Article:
Founded in 1990 by Chris Samwell, Bluefrog Design serves a wide range of industries including consumer goods, packaging, transportation and medical. Although its clients’ specialities are very diverse, they all look to Bluefrog for innovation.

“Our clients approach us to bring their ideas to life, and to solve problems in ways they hadn’t considered possible,” Samwell explains. “Prototyping is essential to our business, as it proves to clients that our designs are viable. However, when producing these prototypes with traditional methods, we were not only constrained by time and cost, but also increasingly felt the prototypes often lacked the realism our clients demanded.”

Bluefrog needed the freedom to escape traditional design constraints at every stage of product development. It needed to produce fully functional, advanced prototypes with industry-recognised, engineering-grade materials. In a quest to find a solution, the team turned to additive manufacturing.

Bluefrog’s versatility is best exemplified by its ability to solve seemingly insurmountable challenges. The team was recently approached by a young man suffering from paraesthesia, a condition that causes inexplicable burning, tingling or prickling across the skin. The only way to ease his pain was to ensure that his clothes touched his skin as little as possible. Despite interventions from doctors, no solution had been found. It was clear to Samwell the patient could benefit from a custom device he could wear with minimal skin contact that would also minimise his skin’s contact with clothing. The device had to be customised to his body, resting only on areas not affected by his condition.

Bluefrog’s team knew this case required a realistic prototype and final product in as little time as possible. They began by creating a complex 3D scan of the patient’s body, which was converted into a 3D-printed prototype on their Stratasys FDM 3D printer. Once tested and modified, the final version was produced in tough, medical-grade ABSPlus material, chosen thanks to its stability over time. Due to the round-the-clock capability of the Fortus 3D printer, this process took just three days, a dramatic turnaround for a patient who had been suffering for years.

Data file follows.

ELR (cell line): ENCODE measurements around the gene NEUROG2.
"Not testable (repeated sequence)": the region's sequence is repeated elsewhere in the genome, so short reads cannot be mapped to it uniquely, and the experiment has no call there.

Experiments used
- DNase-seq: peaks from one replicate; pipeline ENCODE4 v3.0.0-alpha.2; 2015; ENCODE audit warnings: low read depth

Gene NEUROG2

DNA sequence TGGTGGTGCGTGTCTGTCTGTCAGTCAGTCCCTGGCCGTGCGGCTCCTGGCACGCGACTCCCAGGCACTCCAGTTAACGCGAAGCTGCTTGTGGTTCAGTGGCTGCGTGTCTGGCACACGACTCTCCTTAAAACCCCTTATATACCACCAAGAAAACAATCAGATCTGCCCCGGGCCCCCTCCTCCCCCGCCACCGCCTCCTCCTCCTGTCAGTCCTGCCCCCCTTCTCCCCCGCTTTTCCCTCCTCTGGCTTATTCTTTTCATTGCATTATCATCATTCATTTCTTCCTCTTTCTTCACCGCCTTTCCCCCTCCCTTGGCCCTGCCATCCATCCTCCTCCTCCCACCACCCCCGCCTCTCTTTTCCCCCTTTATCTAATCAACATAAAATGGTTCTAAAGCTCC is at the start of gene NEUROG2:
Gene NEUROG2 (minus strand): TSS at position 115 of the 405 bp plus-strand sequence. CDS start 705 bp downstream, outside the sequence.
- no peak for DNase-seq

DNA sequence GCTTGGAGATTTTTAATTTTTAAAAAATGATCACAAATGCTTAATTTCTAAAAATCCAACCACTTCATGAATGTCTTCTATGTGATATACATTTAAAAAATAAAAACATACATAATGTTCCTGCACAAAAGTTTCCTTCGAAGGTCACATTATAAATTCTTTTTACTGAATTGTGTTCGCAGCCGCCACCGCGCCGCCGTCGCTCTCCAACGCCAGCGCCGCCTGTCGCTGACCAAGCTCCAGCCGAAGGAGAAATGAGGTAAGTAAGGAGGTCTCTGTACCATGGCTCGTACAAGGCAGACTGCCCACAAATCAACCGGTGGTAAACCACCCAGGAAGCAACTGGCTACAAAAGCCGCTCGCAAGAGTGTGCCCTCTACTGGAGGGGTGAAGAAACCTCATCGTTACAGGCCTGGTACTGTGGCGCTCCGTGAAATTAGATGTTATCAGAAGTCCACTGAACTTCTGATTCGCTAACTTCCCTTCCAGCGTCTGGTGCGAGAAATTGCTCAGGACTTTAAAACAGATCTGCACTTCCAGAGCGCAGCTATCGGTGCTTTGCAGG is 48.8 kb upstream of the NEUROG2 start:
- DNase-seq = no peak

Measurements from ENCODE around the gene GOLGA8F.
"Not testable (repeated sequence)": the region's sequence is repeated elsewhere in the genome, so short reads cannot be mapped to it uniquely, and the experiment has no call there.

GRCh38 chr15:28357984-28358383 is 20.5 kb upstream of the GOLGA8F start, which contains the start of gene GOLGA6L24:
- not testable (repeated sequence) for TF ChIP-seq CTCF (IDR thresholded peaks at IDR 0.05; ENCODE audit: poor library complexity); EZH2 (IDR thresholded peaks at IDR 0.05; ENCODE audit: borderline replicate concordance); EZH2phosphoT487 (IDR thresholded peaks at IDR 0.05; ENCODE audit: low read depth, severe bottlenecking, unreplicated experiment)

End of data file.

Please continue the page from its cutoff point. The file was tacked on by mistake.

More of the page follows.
Thanks to the 3D scan of the patient’s body, the team could isolate areas of his chest unaffected by paraesthesia, and determine where on the body the device could be hung. Given that the device would need to be worn every day, they also needed to consider its exact weight and shape. It needed to be organic, easy-to-wear and completely personalised.

“Stratasys additive manufacturing offered us the ability to create a lattice-based design with minimal fuss,” says Samwell. “We were able to reduce the weight of the device even further and save up to 60% of the material that traditional production methods would consume. From testing through to the final part, Stratasys additive manufacturing enabled us to control and optimise the design. We would not have been able to create such a high-performing, unique solution without it.